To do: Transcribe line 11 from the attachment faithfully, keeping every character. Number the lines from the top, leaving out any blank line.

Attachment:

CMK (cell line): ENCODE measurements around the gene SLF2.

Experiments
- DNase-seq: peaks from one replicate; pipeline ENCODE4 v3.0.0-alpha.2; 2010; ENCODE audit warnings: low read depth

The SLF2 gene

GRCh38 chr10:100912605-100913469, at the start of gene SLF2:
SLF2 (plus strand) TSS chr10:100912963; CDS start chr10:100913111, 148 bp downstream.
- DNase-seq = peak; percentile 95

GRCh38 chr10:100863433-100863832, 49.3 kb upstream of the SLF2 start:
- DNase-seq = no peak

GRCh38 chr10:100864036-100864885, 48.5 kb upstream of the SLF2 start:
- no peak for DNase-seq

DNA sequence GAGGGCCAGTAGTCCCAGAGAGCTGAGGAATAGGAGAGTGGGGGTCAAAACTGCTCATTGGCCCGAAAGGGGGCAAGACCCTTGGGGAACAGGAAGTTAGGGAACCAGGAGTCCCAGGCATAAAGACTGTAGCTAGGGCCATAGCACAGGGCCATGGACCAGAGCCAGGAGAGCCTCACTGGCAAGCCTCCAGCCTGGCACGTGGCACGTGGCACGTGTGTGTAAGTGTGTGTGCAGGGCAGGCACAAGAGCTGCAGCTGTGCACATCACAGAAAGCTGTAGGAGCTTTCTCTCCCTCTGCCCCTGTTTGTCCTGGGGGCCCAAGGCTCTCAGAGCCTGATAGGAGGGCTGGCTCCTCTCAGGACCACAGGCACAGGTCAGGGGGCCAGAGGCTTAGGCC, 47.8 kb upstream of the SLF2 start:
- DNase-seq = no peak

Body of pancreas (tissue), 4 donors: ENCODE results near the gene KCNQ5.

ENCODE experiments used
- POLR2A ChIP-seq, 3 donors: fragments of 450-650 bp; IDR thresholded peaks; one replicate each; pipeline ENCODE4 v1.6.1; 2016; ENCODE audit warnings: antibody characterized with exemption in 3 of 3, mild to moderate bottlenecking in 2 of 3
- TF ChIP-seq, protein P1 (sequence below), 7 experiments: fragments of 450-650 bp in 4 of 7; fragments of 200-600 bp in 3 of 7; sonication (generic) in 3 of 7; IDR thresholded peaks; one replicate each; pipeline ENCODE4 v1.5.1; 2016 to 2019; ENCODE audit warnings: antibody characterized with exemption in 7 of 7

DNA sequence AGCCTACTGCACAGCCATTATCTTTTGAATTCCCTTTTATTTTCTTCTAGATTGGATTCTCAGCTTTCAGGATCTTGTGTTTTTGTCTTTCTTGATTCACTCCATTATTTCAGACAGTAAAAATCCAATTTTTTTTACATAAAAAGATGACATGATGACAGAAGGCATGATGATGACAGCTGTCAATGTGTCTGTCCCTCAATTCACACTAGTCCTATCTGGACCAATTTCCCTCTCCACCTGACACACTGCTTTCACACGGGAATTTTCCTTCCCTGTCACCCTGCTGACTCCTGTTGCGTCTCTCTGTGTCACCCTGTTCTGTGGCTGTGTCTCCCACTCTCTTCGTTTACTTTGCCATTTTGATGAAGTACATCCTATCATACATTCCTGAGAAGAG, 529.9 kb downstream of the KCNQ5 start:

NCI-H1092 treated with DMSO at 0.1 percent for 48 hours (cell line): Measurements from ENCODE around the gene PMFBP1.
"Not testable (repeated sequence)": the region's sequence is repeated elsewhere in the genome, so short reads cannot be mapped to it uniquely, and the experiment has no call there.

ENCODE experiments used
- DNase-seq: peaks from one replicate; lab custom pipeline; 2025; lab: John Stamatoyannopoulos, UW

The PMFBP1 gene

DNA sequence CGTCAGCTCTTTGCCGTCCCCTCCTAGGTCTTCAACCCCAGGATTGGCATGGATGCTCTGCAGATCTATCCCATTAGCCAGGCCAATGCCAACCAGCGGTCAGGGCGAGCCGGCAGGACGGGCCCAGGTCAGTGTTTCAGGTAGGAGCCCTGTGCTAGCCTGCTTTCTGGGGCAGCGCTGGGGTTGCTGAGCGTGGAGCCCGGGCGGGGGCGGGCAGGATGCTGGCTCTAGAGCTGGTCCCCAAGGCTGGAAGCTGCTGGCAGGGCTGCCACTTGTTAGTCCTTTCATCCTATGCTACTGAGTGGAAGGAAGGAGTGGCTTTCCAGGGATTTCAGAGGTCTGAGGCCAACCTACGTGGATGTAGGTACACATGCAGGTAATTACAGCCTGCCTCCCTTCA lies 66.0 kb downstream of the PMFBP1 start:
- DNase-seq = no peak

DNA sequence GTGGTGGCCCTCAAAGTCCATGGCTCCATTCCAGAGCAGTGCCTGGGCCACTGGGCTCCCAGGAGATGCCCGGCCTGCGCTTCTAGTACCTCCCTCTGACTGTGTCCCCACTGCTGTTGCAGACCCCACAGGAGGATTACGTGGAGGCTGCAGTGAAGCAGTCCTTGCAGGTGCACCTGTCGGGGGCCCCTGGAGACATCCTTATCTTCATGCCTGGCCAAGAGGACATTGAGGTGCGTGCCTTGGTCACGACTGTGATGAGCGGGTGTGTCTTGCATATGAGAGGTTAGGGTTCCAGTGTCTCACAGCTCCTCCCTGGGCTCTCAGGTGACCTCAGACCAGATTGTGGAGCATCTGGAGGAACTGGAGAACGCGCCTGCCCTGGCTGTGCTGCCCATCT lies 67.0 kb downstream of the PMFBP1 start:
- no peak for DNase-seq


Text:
- no peak for DNase-seq